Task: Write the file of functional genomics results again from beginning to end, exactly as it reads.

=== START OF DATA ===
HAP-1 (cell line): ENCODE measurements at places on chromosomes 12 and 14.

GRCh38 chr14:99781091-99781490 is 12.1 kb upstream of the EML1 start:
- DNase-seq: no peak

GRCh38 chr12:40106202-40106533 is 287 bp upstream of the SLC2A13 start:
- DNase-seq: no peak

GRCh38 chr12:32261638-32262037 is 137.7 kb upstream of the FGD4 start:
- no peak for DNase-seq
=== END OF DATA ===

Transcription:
HAP-1 (cell line): ENCODE measurements at places on chromosomes 12 and 14.

GRCh38 chr14:99781091-99781490 is 12.1 kb upstream of the EML1 start:
- DNase-seq: no peak

GRCh38 chr12:40106202-40106533 is 287 bp upstream of the SLC2A13 start:
- DNase-seq: no peak

GRCh38 chr12:32261638-32262037 is 137.7 kb upstream of the FGD4 start:
- no peak for DNase-seq